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Rain Gardens and Rain Gauges: Students get hands on with data while evaluating green infrastructure at their school

The Science Teacher—May/June 2024 (Volume 91, Issue 3)

By Lauren Brase, Robert Ford, Amy Parker, Heather Mayfield, Adam Lehmann, and Sarah Meadows

Two modules were designed for high school science students to investigate the performance of a rain garden installed on school property. The rain garden, a green infrastructure system which allows soil infiltration, was installed to reduce impacts to urban streams and can increase the community’s resilience to flooding. Scientists actively conducting research at the rain garden involved students in assessing the rain garden's performance, where students learned new technical skills, gained varied experiences in collecting and analyzing data, were exposed to new STEM careers, and learned about local issues that impact their community. In the first module, students conducted a land survey and calculated the volumetric capacity of the rain garden. In the second module, students collected rainfall data using rain gauges and analyzed various aspects of rainfall collection. Although these modules were focused on a rain garden already installed on school property and were done in conjunction with ongoing scientific research, they can be implemented at schools without this mitigation strategy present and without official research being conducted. The surveying module can easily be applied to measure any land surface feature, and the rain gauge module can be implemented anywhere as it is focused on rainfall collection.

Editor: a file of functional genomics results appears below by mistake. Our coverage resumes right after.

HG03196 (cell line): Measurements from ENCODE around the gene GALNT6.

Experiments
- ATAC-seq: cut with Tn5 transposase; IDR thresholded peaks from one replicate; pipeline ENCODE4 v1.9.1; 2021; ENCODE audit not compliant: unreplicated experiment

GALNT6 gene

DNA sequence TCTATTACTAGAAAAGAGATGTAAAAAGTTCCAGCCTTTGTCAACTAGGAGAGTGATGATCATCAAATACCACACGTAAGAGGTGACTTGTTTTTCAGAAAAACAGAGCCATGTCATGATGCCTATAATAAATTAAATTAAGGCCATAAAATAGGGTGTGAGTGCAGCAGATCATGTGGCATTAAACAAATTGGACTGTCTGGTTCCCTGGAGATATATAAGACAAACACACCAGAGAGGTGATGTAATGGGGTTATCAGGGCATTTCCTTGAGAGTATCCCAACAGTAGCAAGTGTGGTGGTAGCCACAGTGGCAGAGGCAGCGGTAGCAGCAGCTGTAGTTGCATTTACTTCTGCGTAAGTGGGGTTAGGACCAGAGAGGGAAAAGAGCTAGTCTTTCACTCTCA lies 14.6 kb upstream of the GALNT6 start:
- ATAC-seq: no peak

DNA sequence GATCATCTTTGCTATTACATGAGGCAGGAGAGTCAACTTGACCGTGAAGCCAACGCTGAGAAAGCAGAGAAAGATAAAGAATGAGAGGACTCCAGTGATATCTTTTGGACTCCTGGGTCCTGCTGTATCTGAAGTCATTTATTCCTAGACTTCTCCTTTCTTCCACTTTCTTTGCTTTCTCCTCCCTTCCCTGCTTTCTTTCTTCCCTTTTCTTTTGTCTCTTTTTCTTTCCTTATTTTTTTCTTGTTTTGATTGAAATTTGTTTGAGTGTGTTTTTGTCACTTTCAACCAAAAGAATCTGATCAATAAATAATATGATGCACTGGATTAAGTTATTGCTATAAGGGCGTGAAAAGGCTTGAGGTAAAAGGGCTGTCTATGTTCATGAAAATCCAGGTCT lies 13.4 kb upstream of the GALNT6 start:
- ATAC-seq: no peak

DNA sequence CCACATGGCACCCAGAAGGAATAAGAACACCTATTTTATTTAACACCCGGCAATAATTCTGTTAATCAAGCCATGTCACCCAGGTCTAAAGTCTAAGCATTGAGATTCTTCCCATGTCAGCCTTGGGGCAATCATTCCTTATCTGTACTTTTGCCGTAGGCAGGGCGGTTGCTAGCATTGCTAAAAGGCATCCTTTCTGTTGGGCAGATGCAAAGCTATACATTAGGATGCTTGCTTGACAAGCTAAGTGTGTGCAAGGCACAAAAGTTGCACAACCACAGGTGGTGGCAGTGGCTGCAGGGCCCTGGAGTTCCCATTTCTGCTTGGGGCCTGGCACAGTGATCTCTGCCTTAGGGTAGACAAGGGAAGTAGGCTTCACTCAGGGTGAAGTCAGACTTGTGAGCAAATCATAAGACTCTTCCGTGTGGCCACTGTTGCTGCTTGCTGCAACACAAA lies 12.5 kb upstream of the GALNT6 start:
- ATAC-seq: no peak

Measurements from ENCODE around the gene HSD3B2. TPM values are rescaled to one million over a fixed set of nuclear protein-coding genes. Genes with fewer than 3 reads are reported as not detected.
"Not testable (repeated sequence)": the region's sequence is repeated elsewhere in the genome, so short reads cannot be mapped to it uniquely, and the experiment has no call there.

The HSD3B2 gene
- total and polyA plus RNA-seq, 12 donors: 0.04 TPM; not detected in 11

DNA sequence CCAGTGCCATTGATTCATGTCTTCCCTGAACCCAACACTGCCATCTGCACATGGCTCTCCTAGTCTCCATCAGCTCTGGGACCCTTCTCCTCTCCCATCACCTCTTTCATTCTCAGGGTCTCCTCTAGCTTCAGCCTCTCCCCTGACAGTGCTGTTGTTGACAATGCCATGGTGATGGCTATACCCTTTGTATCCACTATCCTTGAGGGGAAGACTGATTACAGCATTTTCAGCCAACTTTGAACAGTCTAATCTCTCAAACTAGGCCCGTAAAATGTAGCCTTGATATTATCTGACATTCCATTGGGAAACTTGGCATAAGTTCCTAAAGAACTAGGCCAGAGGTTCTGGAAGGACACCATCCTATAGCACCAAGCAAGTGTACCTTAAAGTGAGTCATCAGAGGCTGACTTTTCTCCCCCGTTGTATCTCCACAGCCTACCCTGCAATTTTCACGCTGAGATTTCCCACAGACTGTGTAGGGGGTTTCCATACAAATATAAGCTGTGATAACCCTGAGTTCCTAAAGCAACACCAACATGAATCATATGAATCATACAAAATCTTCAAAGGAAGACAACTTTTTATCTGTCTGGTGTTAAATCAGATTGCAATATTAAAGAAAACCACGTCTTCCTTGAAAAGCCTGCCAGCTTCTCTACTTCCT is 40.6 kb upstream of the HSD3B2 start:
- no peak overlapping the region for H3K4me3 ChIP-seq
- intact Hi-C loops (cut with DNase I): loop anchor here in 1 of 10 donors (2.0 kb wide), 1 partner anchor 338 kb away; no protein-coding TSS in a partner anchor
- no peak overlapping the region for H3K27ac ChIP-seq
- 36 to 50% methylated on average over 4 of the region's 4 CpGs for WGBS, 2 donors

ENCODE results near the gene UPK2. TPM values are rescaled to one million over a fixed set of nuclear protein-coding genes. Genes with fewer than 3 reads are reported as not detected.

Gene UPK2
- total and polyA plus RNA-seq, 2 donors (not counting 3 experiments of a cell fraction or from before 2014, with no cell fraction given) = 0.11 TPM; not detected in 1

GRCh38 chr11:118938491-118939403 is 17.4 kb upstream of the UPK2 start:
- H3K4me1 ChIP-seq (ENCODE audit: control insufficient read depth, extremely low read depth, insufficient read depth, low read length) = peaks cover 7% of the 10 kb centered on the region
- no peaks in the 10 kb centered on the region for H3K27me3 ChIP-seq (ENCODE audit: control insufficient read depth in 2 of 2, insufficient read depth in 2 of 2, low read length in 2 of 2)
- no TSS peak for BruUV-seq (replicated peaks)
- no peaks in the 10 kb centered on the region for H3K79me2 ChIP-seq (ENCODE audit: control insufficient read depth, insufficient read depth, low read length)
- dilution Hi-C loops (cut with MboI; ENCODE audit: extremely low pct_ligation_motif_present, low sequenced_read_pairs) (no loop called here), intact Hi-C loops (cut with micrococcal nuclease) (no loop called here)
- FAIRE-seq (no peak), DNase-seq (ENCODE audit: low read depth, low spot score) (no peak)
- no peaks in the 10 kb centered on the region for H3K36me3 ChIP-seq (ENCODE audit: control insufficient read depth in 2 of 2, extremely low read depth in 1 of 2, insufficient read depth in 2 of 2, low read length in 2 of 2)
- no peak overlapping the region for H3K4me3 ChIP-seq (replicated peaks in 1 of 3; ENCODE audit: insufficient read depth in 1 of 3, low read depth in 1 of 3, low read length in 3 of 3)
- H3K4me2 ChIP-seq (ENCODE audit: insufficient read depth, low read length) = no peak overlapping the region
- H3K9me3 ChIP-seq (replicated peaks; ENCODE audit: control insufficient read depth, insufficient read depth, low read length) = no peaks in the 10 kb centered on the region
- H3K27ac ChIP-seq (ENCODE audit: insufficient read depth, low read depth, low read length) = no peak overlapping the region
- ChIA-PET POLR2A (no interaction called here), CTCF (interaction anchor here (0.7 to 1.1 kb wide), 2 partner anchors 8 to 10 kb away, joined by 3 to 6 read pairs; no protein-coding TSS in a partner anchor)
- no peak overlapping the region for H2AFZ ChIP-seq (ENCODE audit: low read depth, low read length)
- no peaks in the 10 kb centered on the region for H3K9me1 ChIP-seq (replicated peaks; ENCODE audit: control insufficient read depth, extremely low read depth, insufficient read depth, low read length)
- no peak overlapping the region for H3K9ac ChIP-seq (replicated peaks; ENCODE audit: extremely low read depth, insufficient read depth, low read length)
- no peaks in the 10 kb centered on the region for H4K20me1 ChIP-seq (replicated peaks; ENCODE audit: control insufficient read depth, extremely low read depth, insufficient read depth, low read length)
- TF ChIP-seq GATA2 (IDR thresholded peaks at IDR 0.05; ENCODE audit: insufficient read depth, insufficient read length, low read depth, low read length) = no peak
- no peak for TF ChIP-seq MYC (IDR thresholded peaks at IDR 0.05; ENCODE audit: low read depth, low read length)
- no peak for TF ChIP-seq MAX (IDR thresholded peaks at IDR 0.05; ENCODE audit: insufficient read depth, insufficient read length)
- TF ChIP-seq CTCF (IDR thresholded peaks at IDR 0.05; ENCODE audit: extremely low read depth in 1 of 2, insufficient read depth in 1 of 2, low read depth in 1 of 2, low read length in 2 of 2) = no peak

Climate Science Earth & Space Science Environmental Science Inquiry

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